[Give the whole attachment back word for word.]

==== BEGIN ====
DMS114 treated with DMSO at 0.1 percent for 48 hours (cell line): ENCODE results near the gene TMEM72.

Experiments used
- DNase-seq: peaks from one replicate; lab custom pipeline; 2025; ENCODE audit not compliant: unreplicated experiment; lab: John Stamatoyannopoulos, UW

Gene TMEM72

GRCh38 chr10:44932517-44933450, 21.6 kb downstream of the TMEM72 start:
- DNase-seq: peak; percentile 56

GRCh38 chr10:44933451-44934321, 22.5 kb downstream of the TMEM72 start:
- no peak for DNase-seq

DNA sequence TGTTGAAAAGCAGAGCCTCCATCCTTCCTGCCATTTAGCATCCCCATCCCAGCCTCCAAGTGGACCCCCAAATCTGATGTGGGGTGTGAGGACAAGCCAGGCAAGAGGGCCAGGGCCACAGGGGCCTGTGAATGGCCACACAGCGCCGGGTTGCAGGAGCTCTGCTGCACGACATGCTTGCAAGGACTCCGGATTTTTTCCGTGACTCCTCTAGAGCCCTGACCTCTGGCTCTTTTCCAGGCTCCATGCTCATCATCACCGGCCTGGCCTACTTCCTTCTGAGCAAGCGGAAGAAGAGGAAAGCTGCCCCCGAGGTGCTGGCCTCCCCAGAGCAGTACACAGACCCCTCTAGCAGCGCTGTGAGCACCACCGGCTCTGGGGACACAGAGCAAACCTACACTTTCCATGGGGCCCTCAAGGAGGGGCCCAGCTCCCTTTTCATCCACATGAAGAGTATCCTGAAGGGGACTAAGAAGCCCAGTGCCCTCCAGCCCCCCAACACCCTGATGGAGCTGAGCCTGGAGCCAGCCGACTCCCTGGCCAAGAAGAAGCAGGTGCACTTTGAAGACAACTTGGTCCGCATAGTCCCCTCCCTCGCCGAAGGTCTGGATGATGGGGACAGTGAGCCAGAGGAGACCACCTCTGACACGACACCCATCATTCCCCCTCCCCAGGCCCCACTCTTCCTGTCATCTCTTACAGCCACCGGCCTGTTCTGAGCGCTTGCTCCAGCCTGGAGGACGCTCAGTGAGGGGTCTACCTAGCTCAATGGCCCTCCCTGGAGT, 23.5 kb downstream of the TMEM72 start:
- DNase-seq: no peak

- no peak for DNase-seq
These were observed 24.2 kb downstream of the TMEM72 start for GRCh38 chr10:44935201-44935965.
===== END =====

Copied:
DMS114 treated with DMSO at 0.1 percent for 48 hours (cell line): ENCODE results near the gene TMEM72.

Experiments used
- DNase-seq: peaks from one replicate; lab custom pipeline; 2025; ENCODE audit not compliant: unreplicated experiment; lab: John Stamatoyannopoulos, UW

Gene TMEM72

GRCh38 chr10:44932517-44933450, 21.6 kb downstream of the TMEM72 start:
- DNase-seq: peak; percentile 56

GRCh38 chr10:44933451-44934321, 22.5 kb downstream of the TMEM72 start:
- no peak for DNase-seq

DNA sequence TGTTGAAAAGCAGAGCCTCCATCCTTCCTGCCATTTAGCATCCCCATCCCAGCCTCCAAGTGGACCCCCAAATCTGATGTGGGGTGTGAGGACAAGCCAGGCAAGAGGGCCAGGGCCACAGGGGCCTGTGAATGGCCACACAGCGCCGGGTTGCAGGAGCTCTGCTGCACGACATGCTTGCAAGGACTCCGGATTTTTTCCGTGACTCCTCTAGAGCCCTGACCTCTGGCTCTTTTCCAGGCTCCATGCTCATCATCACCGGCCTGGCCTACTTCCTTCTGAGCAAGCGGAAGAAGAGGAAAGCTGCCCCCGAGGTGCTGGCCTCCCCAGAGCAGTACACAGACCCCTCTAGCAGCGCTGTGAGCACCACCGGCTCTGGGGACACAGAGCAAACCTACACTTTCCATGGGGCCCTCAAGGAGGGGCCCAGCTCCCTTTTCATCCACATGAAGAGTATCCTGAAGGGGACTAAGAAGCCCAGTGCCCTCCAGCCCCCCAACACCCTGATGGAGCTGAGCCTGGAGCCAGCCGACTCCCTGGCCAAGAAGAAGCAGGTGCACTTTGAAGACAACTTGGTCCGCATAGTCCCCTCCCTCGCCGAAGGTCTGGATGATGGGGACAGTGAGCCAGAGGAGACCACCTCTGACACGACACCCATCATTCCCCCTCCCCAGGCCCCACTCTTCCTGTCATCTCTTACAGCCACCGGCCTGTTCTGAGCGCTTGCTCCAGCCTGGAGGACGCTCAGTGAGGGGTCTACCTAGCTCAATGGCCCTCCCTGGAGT, 23.5 kb downstream of the TMEM72 start:
- DNase-seq: no peak

- no peak for DNase-seq
These were observed 24.2 kb downstream of the TMEM72 start for GRCh38 chr10:44935201-44935965.